Jean-Claude Brizard has now resigned from two districts because he’s a “distraction.” He’s now been run out of town by two teachers unions. He’s now been criticized in two districts for his lack of communication skills, management style and inability to implement ideas.
Both districts hired him because he was from the vaunted group of education reformers. He charmed both districts with stories of closing bad schools, merit pay, raising graduation rates, holding teachers accountable and not accepting poverty as an excuse.
But there is no education reform without a road map. There is no education reform without a buy-in from all stakeholders. There is no education reform without good leadership.
Good leaders must have followers. Good leaders must bring along their troops. Good leaders must get buy-in from stakeholders. Good leaders can’t break promises.
Brizard failed as a leader.
There’s no question he’s the fall guy for the strike that shut down the nation’s third-largest school district and kept 400,000 students home for a week. But good leaders don’t let schools implode on their watch. The Chicago strike was a bellwether in the education reform movement as much as it was a smackdown to a failed leader.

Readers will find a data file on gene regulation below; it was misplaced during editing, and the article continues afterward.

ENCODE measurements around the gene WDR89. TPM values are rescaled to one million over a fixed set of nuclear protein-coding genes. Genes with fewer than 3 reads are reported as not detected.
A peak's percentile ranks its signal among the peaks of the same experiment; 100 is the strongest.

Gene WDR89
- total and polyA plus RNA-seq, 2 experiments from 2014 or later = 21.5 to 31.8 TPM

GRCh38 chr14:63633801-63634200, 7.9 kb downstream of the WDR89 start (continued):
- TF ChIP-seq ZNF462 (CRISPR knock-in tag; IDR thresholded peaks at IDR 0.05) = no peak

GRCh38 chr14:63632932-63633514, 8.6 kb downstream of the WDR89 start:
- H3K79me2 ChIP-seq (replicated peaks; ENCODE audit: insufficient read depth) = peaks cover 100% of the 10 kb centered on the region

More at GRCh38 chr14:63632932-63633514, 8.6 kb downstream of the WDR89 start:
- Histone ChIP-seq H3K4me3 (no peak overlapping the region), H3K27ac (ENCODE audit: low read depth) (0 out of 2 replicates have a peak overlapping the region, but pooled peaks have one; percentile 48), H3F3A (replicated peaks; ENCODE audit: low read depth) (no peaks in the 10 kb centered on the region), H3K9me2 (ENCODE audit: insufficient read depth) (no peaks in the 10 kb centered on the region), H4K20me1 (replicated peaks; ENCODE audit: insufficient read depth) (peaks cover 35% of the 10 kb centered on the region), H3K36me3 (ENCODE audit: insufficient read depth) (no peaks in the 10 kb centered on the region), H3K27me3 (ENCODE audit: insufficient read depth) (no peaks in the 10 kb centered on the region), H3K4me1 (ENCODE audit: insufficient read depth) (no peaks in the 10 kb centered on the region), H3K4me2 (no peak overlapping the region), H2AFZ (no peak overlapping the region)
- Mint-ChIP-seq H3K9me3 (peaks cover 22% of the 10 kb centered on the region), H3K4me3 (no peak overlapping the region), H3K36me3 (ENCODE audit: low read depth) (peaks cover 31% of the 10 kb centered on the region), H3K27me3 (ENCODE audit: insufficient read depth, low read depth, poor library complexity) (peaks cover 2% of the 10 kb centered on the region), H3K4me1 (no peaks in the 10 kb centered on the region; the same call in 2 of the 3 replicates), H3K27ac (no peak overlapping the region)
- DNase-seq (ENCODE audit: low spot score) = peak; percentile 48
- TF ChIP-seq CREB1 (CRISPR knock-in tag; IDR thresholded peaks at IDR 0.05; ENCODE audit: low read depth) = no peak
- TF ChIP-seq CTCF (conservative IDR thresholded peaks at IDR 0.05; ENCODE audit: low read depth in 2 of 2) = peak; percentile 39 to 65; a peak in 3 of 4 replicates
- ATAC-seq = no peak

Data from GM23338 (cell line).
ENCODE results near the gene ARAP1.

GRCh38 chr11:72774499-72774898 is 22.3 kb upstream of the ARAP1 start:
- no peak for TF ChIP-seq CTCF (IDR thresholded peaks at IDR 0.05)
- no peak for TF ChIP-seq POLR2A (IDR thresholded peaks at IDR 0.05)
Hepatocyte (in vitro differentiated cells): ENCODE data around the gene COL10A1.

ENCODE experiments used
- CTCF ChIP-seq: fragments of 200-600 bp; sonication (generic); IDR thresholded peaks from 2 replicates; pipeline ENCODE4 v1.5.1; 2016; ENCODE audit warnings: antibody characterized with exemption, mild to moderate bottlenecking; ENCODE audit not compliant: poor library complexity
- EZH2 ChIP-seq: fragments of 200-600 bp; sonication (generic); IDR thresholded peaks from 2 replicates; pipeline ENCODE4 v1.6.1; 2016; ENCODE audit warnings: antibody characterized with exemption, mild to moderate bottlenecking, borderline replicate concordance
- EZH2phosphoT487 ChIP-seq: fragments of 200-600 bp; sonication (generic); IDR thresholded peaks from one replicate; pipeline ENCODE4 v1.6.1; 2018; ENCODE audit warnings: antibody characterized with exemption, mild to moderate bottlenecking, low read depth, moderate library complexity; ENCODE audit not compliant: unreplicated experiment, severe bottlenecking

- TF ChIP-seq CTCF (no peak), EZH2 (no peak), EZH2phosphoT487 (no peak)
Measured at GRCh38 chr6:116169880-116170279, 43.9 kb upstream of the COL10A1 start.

A Chicago columnist sent me an email saying, “Can’t say you didn’t warn us!”
I covered Brizard’s tenure extensively. He engaged in gross misrepresentations of data and sometimes outright lied. He made promises he didn’t keep. He did one thing while saying another. But I was the only one holding him accountable. The business and political establishment loved the guy. The rest of the media in Rochester, particularly the Democrat and Chronicle, did not question the superintendent. (Around the country, the media has been slow to challenge the “reformers.”) It seemed everyone hated teachers and refused to believe their complaints about their boss.
I’d never gone up against such a machine. Brizard’s relentless spin and the fact I was reporting in a vacuum made even some of my colleagues question my work. His staff tried to get me removed from covering the school district. It was not an easy time.
Despite my contentious professional relationship with Brizard, I take no joy from his downfall in Chicago. He is a human being with a family. I’m sure he truly cares about educating children. His reputation has been destroyed (though these ex-superintendents have a way of popping up elsewhere). The mayor who hired him deserves much of the blame for the chaos that ensued during his time as CEO. What happened in Rochester and Chicago is sad.